14 April 2021
09:00 am PT | 12:00 pm ET | 17:00 BST | 18:00 CEST
Organoids contain multiple organ-specific cell types that are spatially grouped together to replicate an organ and/or express an organ’s specific aspects or functions, such as neural activity, contraction, endocrine section, excretion and filtration. These three-dimensional advanced in vitro models, offer scientists a detailed view of how organs form and grow, providing new insights on human development and disease, improving drug discovery, and creating new approaches to personalized medicine.
Growing organoids require 3D culture systems, in which cells thrive either in suspension or through a scaffold, made with components from the extracellular matrix as well as technologies that enable characterization of these model systems.
To date, organoids that resemble the brain, kidney, lung, heart, liver, intestine and stomach, have been produced.
Key webinar discussion topics include:
Details of how to study induced pluripotent stem cells (iPSCs), and outlines of commonly used 3D organoid models and applications
An overview and update on current techniques, to characterize 3D organoid models
Discussion on the challenges and advantages of 3D organoid models in drug discovery and precision medicine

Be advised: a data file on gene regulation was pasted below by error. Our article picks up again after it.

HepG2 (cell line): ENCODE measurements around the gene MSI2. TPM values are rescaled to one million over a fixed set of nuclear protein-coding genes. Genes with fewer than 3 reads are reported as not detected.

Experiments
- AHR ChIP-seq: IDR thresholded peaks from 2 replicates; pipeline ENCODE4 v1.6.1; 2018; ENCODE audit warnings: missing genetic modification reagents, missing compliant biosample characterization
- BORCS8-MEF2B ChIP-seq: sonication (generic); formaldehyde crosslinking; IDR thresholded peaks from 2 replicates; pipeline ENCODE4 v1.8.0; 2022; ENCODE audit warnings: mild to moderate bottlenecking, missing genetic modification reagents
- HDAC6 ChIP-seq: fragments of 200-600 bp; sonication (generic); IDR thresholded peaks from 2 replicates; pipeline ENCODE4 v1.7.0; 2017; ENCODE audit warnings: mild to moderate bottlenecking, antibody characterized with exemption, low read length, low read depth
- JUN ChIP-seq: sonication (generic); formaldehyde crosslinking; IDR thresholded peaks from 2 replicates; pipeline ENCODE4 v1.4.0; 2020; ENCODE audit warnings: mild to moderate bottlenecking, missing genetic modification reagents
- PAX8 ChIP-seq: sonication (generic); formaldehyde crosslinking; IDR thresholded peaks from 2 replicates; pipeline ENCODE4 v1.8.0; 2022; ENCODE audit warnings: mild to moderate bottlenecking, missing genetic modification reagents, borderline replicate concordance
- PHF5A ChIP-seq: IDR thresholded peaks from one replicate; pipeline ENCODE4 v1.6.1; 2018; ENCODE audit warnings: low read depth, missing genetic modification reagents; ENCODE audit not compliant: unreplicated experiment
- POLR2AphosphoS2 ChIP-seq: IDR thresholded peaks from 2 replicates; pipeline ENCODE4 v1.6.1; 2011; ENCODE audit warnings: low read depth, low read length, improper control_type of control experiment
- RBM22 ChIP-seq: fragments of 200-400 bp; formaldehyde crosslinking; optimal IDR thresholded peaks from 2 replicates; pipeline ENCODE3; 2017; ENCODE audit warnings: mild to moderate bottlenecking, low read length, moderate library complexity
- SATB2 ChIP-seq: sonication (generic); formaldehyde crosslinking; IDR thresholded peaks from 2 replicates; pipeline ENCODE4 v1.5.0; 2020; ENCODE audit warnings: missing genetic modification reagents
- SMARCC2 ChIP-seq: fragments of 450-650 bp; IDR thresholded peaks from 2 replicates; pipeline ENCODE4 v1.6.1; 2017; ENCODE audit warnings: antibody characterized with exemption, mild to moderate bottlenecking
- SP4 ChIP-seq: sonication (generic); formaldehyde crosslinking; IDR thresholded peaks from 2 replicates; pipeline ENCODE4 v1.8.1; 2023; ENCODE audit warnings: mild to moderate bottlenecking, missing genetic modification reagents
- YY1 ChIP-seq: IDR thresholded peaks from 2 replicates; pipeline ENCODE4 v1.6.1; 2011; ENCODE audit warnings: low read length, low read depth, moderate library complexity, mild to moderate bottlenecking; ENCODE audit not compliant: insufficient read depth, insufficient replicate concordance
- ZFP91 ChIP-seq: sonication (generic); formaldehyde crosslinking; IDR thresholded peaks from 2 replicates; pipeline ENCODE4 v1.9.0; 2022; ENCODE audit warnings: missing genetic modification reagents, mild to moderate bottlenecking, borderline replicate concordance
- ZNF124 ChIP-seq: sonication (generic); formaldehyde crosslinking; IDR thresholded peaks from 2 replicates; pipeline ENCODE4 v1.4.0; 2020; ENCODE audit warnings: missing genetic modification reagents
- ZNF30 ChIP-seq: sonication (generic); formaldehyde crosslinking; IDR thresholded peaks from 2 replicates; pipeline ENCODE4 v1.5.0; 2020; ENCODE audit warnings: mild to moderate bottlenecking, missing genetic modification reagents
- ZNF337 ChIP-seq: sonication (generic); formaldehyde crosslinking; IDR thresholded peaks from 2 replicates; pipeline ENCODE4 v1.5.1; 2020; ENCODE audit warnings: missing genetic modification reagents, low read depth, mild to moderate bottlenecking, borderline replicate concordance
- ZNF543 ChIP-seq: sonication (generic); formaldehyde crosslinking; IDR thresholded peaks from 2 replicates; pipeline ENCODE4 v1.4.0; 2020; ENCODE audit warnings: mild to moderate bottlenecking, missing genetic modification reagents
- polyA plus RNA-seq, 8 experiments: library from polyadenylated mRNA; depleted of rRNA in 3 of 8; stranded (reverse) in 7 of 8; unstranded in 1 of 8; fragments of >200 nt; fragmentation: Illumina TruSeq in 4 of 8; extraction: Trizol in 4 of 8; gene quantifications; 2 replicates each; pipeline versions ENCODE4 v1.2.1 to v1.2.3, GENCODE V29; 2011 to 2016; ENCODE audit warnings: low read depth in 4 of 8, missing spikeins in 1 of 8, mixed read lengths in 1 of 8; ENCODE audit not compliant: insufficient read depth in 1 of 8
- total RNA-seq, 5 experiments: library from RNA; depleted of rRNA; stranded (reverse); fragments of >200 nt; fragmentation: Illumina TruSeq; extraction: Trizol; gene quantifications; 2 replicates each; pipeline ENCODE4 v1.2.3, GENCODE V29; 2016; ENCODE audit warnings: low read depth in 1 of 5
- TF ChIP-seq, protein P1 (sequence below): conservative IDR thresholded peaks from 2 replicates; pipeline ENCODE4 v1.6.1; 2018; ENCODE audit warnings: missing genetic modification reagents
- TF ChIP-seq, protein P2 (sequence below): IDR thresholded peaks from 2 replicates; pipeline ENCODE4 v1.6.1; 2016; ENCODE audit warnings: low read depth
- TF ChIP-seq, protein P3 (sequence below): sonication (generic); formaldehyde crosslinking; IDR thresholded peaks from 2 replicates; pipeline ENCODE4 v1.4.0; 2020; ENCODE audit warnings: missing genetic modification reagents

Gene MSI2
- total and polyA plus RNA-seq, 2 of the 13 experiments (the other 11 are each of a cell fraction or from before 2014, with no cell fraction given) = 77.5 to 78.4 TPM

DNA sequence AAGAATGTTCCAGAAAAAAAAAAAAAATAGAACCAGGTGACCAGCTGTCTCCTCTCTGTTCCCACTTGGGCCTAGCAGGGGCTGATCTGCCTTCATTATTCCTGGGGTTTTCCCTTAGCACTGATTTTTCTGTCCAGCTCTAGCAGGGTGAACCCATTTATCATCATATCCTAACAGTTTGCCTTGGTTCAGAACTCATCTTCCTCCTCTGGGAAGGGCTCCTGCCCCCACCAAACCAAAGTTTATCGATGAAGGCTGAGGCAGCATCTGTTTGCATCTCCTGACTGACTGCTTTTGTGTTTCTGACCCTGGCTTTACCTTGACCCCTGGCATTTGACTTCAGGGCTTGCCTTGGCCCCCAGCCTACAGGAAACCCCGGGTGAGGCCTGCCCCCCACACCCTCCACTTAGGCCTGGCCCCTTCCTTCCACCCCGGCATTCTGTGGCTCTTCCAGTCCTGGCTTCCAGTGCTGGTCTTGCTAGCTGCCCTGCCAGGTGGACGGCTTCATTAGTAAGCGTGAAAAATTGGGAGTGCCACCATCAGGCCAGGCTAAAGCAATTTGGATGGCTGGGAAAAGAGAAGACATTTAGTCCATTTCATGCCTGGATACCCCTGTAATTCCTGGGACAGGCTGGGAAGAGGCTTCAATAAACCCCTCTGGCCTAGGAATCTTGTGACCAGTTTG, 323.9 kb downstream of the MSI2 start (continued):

Live questions and answers
Sandra Leibel, M.D., University of California San Diego, San Diego, California
Sylvia Boj, Ph.D., Hubrecht Organoid Technology, Utrecht, The Netherlands
Dr. Leibel received her M.D. from the Jagiellonian University School of Medicine in Krakow, Poland. She received a Master’s in lung physiology from the University of Toronto after being recruited into the Physician Scientist program at the Hospital for Sick Children. Currently she is an assistant professor of pediatrics at the University of California, San Diego, as well as a neonatologist and lung biology researcher.
Dr. Leibel studies the impact of surfactant deficiency on lung and brain development and has developed a novel, stem cell–derived 3D multicellular lung organoid model containing both epithelial and mesenchymal populations. She has experience in multiple lung-culture systems, both primary lung tissue and stem cell–derived, and utilizes gene therapy and reporter cell lines to study surfactant metabolism in the developing lung and the impact of surfactant on viral infections.
Dr. Boj received her Ph.D. in 2006 at the University of Barcelona, Spain, for her work at the August Pi i Sunyer Biomedical Research Institute (IDIBAPS) on functional genetic analysis for deciphering the transcriptional role of maturity-onset diabetes of the young (MODY) genes in pancreatic beta cells. With a long-term EMBO fellowship, she subsequently joined the Hubrecht Institute (Utrecht, the Netherlands) as a postdoctoral fellow.
In the laboratory of Hans Clevers, she first studied the role of the TCF7L2 regulating metabolism. Then, she established an in vitro organoid model for human pancreatic cancers. In 2014, she moved to Hubrecht Organoid Technology (HUB), also in Utrecht, as a group leader for its cystic fibrosis and cancer programs.
In 2016, she was appointed as scientific director of HUB, with the goal of transferring scientific advances in organoid technology to the development of new drugs by interacting with pharmaceutical companies and developing clinical trials to validate the predictive value of organoids for patient response. In 2020 she became HUB’s chief scientific officer.